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Healthy Ways to Condition Yourself for Athletic Competition

min read

By Jeff Hayward

Medically Reviewed by Eric Leckie, PT

Whether you’ve decided to take on a marathon, or you’re training for a big soccer or rugby match, you need to turn your body and mind into finely tuned machines to get the edge out on the battlefield. Having that edge can mean the difference between winning or losing, or coming in first place or 20th.

The first trick is getting yourself into the mindset that you want to tackle the challenge head-on, and maybe start visualizing your victory. Then there are a number of dietary and exercise regimes you can follow to get yourself into optimal shape for the big contest. Here are six of them…

Strength Training for Marathons

While we think of marathons as a test of endurance (therefore often focusing on cardiovascular conditioning), you can actually gain an edge by performing strength training, notes Men’s Fitness magazine.

The source notes that adding extra miles to your training route may set you up for injury if your muscles aren’t up to the task. That’s why strengthening muscles is important to avoid your bones and connective tissues from absorbing the extra strain that your muscles can’t handle, adds the source.

Mental Strength Training

As we mentioned earlier, being in the right state of mind for competition is just as important as having a body that is up to the task. WarriorMindCoach.com is important in enhancing sports performance, and more coaches are “now recognizing the importance of psychology in sports,” it notes.

This doesn’t mean getting totally psyched up for the match; it can mean the opposite. “Mental strength training seeks to achieve the overall goal of performance improvement and enhancing consistency in performance,” notes the source. That can also include “relaxation and visualization regimens” rather than teaching athletes to burst out of the gates with a war cry, it adds.

Proper Pre- and Post-Nutrition

Food is your fuel, so without the right nutrition leading up to a competition, you could have all the training in the world and still fall short. Lifehacker.com shares some insight about proper eating before and after your big game.

This diet includes eating food rich in carbohydrates 2 or 3-days before the competition, not just a carb-rich meal right before the event that many athletes rely on. When game day arrives, eat a solid meal 4-hours before going into battle (you can use fluid replacement drinks up to 1-hour before competition). Load in some carbs (from fruit smoothies, for example) within 15-minutes following the strenuous exercise, and then eat some more carbs with lean protein, adds the source.

Increased Flexibility

Again, while gaining size and strength are big factors for many who are taking on a physical sport, some key conditioning techniques can be put on the back burner. One of this is flexibility training, which can help you reduce the chance of injuries.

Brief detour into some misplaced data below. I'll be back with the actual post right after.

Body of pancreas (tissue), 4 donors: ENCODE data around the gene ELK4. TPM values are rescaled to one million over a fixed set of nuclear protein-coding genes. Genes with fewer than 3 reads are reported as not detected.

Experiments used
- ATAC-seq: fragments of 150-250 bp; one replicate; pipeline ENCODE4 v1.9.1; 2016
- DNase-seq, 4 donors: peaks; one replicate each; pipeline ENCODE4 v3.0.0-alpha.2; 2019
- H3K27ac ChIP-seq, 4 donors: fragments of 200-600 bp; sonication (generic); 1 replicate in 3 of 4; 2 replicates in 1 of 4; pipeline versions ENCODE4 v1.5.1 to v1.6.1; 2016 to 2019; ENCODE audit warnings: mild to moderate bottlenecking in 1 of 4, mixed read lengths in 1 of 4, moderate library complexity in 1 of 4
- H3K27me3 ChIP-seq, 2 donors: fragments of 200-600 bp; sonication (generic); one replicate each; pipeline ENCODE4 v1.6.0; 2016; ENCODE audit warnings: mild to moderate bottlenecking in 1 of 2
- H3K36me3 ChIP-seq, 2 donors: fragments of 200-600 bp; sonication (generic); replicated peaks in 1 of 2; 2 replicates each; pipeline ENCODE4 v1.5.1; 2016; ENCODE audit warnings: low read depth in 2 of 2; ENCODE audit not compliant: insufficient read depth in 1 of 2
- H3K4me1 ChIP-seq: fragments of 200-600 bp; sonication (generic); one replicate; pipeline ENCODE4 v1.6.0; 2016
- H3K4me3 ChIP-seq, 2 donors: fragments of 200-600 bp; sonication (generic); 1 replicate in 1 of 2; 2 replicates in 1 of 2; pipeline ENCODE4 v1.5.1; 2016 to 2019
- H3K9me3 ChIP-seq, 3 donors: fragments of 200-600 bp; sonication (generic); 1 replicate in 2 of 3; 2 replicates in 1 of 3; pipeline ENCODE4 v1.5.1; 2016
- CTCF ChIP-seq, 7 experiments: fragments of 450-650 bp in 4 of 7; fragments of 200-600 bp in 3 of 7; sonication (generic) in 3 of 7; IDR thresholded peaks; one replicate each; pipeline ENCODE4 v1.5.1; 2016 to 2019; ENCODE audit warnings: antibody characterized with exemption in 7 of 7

BodyBuilding.com notes that after an intense workout, “your arms stay in a semi-contracted state for hours”. Over time, this lack of stretching after intense activity can decrease your range of motion. And if getting bigger is your goal, stretching can actually help your muscles develop.

Proper Rest

It may feel like you want to train all hours of the day, but you shouldn’t do so at the expense of your sleep, says Men’s Fitness magazine. In fact, if you’re trying to gain mass for a contact sport, “When you sleep you slip into an anabolic (muscle-building) state that’s optimal for growth,” notes the source.

It says that you should be getting from 7- to 9-hours of (quality) sleep per night, regardless of what time of day you start your workouts. If you’re having trouble falling asleep at night, the source also lists six exercises that promote rest…

Increased Lung Capacity

You should think about trying to increase your lung capacity for running (and for finesse sports), which will in turn help you run further, according to Livestrong.com. “Most people don’t think about their lung capacity until they go running and find that they’re out of breath in 10 minutes,” notes the source.

Ways to boost your capacity to not lose your breath so easily include high-altitude training (which builds up more red blood cells that carry more oxygen), but this technique is a “short fix” according to the site. It also mentions not-so-natural respiratory training equipment (training masks) that improves lung capacity. However, possibly the more practical way for long-term benefits is cardiovascular exercises including short sprints, cycling, swimming and skiing. You may have to push yourself a bit to get the benefits.

DPT, Doctor of Physiotherapy

Eric Leckie is a men's health Physiotherapist specializing in prostate cancer treatment. He completed his studies in Australia earning his Doctor of Physiotherapy from the University of Melbourne. He currently works in a private practice, in addition to owning his own Telehealth Physiotherapy clinic which focuses on treating men with prostate cancer.

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